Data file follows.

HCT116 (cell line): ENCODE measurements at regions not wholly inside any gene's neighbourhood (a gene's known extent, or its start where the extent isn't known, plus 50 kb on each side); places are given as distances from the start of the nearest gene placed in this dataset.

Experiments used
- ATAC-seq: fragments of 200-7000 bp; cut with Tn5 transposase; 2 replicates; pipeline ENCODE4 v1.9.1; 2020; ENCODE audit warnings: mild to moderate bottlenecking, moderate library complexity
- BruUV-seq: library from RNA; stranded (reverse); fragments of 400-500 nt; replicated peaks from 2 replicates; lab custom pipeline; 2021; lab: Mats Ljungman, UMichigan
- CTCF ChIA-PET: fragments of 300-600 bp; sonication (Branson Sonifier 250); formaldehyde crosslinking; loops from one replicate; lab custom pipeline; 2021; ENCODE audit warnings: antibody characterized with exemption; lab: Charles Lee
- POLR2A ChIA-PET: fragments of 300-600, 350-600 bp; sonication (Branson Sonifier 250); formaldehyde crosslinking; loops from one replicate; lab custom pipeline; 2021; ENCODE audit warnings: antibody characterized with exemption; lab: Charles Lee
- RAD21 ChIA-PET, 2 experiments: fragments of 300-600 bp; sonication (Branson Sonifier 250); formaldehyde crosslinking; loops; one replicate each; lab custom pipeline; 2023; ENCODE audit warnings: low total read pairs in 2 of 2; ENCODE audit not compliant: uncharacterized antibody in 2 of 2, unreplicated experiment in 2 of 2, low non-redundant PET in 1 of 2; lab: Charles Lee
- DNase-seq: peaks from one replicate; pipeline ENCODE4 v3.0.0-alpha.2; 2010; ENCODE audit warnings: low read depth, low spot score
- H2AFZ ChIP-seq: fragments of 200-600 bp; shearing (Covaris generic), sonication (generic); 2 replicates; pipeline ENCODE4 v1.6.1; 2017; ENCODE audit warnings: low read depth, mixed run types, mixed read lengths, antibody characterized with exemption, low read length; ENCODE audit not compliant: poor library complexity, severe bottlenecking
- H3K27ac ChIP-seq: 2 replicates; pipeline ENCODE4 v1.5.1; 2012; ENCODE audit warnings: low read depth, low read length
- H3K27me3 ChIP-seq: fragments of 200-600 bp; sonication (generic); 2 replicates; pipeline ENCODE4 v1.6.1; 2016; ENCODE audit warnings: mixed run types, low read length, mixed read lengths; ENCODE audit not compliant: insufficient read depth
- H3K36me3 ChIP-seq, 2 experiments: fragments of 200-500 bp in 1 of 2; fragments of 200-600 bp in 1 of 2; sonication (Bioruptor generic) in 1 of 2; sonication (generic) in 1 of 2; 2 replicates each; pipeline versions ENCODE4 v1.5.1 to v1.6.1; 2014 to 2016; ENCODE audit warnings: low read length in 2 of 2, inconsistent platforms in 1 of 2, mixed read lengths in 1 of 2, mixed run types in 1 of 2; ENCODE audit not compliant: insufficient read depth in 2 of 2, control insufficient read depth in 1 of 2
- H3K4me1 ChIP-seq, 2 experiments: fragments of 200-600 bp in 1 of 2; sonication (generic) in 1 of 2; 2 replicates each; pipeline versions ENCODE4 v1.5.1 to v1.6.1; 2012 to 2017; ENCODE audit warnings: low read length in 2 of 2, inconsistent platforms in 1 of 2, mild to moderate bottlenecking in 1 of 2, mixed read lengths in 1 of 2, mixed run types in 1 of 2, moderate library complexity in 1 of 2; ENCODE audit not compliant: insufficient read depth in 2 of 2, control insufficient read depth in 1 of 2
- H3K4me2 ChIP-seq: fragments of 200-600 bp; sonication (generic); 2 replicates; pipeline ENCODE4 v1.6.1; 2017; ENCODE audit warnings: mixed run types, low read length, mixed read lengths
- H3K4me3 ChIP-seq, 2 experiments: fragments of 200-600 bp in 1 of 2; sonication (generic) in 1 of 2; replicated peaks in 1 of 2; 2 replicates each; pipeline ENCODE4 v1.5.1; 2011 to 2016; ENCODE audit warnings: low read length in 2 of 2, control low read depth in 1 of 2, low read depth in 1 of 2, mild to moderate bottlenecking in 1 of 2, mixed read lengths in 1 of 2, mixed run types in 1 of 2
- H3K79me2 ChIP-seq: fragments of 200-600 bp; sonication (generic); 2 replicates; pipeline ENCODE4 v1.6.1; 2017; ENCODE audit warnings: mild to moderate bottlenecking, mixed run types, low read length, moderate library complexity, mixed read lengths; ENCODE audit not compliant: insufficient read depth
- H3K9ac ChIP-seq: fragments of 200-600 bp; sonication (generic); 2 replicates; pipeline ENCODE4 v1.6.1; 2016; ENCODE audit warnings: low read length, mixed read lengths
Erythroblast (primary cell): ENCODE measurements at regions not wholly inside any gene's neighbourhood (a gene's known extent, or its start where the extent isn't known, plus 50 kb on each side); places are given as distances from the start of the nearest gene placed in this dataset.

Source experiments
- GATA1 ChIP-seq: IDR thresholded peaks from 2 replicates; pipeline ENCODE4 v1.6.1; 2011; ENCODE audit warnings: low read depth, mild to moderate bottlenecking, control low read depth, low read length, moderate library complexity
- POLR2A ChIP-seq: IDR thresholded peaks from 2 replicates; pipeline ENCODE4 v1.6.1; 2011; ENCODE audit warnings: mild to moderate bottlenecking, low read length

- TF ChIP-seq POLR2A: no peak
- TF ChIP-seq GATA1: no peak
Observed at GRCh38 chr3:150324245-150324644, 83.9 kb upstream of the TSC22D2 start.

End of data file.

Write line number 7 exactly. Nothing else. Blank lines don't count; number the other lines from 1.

- RAD21 ChIA-PET, 2 experiments: fragments of 300-600 bp; sonication (Branson Sonifier 250); formaldehyde crosslinking; loops; one replicate each; lab custom pipeline; 2023; ENCODE audit warnings: low total read pairs in 2 of 2; ENCODE audit not compliant: uncharacterized antibody in 2 of 2, unreplicated experiment in 2 of 2, low non-redundant PET in 1 of 2; lab: Charles Lee